Budget 2018: STT on bonds, more exemptions under section 80C among key expectations of investors
Divya Baweja January 4, 2018
The Indian economy has witnessed numerous initiatives to stimulate growth in the recent past. The growth trajectory has improved the sentiments for the equity markets, leading to greater participation from individual investors, including home makers and those from the low income group.
Much to the relief of the stock market and investors, Budget 2017 did not alter the long term capital gains tax on equity investments. With sentiments turning positive, equity investors are now again hoping for a tax-friendly 2018 Union Budget.
Higher exemption under section 80C for ELSS
In terms of section 80C of the Income tax Act 1961 (Act), investments into tax saving mutual fund schemes, also known as Equity Linked Savings Scheme (ELSS), will be eligible for deduction from taxable income, provided there is a lock-in period of 3 years.
The current limit of INR150,000 for section 80C provides very little scope for deduction for investments in ELSS, as there are many categories of investments that are covered here, such as PF, NSC, tuition fees, home loan repayments, fixed deposits etc.
Reinstating Equity Savings Scheme
The government has always intended to provide tax incentives to new equity investors, and had introduced equity savings schemes in the past; however, only some of them were continued, while others were terminated.
Reinstating equity savings schemes by providing additional tax deduction for investments made into capital markets with a minimum lock-in period of investments would be a welcome move.
The eligibility criteria for availing deduction under this scheme shall be based on the taxable income threshold restricting it to low income group investors.
This would help channelize long term savings of this income group into capital markets and help them reap benefits of such investments.
The options for investment of long term capital gains for availing tax deduction under Section 54EC are limited to capital gain bonds issued by NHAI and REC or any other notified bonds.
Inclusion of mutual funds into the basket of eligible investments with lock-in period of 3 to 5 years would channelize money from real estate back into capital markets.
Further, the ceiling for investment could be enhanced from the present limit of INR 5,000,000 to INR 10,000,000, considering spurt in the property prices and resulting capital gains.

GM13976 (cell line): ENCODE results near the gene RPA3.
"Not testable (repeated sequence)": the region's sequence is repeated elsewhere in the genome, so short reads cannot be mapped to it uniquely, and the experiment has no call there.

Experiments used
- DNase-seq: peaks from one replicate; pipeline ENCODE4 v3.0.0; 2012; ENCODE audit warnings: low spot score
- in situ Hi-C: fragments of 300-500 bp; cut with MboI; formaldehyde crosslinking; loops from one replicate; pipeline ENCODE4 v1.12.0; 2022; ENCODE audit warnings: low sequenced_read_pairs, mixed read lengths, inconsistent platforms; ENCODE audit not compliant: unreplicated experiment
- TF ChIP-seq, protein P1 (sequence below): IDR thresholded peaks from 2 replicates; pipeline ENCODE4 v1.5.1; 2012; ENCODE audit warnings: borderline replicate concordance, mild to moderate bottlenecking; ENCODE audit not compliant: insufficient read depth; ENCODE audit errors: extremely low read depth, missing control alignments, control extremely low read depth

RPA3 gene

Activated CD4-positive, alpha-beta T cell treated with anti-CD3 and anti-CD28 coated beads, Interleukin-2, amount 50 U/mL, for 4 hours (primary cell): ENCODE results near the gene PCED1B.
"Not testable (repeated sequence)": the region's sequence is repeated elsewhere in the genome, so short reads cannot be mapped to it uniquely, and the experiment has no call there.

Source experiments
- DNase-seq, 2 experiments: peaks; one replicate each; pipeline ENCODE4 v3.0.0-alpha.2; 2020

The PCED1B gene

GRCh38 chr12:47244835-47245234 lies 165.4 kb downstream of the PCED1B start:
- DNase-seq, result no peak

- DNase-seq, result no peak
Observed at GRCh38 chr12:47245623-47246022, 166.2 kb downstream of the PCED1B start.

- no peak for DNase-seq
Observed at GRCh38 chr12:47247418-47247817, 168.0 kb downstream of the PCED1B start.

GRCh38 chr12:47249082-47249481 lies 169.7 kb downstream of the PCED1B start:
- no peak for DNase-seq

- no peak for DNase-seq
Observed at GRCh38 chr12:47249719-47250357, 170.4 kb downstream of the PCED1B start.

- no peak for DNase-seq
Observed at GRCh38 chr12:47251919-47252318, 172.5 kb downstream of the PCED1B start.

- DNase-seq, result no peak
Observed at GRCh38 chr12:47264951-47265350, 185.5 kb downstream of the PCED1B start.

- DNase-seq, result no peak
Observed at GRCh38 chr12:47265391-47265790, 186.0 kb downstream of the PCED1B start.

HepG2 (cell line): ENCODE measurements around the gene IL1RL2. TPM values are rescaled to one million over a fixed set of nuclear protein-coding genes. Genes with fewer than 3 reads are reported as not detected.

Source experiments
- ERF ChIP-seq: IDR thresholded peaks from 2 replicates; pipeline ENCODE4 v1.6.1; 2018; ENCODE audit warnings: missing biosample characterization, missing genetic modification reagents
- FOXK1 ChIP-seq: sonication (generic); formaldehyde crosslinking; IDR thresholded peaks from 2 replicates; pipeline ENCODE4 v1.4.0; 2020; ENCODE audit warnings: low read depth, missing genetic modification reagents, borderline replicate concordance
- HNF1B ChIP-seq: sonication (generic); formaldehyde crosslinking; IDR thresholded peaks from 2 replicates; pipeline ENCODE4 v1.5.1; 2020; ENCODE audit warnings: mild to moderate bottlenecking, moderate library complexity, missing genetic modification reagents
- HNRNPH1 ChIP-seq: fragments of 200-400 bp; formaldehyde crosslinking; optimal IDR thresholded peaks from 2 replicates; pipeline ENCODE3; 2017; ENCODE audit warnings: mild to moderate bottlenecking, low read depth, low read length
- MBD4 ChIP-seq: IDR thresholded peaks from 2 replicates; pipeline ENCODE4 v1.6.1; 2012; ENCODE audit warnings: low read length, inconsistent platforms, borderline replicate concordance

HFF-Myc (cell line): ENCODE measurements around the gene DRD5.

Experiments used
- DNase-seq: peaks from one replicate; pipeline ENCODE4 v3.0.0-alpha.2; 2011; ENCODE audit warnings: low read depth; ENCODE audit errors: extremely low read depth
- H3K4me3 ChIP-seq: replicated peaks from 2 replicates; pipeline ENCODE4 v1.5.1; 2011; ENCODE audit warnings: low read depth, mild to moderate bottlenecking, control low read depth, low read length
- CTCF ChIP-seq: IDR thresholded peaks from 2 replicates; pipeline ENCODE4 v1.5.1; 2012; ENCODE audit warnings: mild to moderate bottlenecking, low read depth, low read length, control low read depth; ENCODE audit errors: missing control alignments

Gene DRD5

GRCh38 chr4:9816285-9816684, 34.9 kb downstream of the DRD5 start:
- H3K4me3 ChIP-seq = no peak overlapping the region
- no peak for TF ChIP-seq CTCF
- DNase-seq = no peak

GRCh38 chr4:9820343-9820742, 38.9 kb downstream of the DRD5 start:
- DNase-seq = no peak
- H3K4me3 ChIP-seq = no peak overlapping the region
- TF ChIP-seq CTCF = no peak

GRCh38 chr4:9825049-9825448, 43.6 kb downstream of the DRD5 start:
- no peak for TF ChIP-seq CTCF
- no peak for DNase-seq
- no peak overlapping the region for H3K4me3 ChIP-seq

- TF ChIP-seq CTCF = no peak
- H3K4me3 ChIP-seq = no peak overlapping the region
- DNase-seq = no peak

Besides providing impetus to the infrastructure sector, this would help the government in mobilizing resources at lesser costs.
Rationalisation of period of holding
The exemption under section 10(38) was introduced with a view to foster long-term investments. However, it is seen that often investors sell their investments after holding for a year to reap benefits of exemption.
This proves detrimental to the interests of both capital markets and equity investors, who are unable to benefit from long-term investments.
Instead of blanket abolition of exemption, it would be good to tweak tax provisions by extending the period of holding from 1 year to either 2 or 3 years.
This would boost long-term investments and would also bring the period of holding for equity instruments at par with debt instruments and allow government to reap additional tax benefits of taxing short term capital gains for the extended period.
currently, bonds and debt instruments do not enjoy any tax exemptions, similar to long term equities, which is further dented by the slab rate tax on short term capital gains. This makes investments into bonds not very tax-friendly, compared to equity investments.
Introduction of STT on bonds and bringing them under the ambit of long-term capital gains exemption would likely foster investments into bond markets. This would also rationalize provisions of equity at par with debt and allow the government to enhance collections on account of STT.
though the wish list of an investor could be never ending, the broad theme of the Budget could be tweaked to encourage more individual participation into equities, by neutralizing provisions which would ultimately help add revenue to the tax kitty of government.
Divya Baweja , Partner, Deloitte India